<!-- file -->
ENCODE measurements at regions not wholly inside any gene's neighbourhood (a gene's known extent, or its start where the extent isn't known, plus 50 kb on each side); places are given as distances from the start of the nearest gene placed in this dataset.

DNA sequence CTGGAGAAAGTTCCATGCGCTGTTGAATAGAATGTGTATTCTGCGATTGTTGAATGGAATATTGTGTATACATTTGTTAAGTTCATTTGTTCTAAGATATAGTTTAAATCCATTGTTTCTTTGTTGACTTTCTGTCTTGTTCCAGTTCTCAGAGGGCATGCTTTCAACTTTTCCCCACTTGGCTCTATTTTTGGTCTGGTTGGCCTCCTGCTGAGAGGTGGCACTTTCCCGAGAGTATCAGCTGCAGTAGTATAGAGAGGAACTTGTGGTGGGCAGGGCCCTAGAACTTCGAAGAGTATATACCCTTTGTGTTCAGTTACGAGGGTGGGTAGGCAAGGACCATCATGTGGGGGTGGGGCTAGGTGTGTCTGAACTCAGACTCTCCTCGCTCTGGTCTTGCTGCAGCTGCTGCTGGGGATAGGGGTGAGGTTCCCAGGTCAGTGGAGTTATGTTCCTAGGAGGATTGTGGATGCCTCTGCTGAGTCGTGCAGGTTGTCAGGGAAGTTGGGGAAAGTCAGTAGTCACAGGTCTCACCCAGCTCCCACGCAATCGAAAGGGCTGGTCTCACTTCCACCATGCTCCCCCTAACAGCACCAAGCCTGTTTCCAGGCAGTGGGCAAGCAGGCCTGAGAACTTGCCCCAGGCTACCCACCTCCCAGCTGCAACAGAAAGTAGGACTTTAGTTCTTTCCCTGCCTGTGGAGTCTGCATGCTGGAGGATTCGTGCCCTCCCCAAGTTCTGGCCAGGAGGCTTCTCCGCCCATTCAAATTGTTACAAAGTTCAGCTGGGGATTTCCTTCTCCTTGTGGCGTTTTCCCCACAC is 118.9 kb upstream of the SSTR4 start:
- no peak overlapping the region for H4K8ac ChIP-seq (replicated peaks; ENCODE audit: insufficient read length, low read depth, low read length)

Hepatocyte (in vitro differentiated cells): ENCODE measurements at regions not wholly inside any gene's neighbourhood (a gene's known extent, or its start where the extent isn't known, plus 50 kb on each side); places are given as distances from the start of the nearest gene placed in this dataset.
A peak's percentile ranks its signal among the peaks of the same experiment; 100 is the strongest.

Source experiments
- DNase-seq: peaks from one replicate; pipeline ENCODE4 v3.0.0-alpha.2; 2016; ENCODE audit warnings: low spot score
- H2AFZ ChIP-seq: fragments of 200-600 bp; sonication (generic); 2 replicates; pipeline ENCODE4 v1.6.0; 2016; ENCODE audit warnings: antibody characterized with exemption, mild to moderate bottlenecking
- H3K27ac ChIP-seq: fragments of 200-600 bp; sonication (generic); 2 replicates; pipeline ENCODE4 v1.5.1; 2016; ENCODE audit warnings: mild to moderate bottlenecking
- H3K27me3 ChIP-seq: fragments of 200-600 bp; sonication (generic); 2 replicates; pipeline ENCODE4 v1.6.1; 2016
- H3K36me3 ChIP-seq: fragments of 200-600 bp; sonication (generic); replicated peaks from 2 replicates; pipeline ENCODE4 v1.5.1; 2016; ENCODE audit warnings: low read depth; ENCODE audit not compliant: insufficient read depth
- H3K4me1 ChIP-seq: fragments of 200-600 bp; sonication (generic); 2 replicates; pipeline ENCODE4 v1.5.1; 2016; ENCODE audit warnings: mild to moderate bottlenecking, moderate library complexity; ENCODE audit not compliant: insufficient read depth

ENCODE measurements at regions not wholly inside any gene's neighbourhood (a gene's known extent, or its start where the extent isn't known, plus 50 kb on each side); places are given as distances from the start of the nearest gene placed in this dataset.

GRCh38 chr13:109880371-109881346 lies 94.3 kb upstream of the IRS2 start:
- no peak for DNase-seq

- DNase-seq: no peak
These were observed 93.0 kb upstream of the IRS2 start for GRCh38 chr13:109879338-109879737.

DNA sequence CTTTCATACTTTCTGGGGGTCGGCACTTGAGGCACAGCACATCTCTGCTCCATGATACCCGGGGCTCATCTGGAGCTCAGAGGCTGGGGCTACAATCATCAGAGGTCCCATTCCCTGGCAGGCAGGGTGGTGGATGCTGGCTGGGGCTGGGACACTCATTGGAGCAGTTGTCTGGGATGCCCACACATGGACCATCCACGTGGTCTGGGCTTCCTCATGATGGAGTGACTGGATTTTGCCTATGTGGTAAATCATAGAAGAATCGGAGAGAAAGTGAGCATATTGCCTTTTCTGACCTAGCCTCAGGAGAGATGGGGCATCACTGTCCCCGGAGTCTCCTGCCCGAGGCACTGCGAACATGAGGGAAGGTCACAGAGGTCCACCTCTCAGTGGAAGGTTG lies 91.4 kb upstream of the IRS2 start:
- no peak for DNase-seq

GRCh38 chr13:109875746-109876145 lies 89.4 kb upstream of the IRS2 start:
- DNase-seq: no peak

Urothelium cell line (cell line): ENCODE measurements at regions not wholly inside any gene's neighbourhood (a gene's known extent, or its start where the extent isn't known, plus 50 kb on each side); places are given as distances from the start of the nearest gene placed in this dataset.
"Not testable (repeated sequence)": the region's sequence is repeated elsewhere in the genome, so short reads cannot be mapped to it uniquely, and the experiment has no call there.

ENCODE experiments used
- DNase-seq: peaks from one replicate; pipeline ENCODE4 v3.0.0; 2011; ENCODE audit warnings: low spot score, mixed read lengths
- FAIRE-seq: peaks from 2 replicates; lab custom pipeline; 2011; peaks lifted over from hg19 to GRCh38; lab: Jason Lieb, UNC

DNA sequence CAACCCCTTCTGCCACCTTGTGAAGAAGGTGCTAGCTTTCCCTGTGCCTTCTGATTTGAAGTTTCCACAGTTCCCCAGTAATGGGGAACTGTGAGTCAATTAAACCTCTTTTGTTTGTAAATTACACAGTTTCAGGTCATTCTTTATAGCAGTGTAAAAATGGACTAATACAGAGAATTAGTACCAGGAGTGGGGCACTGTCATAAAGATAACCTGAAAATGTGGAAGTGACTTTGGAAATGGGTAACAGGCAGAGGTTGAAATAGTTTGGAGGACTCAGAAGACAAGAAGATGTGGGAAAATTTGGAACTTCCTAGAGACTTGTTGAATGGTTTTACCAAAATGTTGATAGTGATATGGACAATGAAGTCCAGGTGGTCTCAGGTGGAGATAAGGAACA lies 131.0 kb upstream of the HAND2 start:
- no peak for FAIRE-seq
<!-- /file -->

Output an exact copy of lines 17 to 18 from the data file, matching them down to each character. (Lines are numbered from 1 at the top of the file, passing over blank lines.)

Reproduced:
These were observed 93.0 kb upstream of the IRS2 start for GRCh38 chr13:109879338-109879737.

DNA sequence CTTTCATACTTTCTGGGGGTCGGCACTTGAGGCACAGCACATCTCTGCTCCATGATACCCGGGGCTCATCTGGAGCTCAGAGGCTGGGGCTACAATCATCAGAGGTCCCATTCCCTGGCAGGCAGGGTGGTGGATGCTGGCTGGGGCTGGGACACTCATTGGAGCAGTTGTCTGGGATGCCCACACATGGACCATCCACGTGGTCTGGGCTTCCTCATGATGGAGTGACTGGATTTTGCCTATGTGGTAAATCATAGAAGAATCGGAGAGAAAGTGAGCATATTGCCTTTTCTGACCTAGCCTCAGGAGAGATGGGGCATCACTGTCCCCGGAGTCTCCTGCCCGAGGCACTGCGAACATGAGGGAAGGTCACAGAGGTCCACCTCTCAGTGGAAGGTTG lies 91.4 kb upstream of the IRS2 start: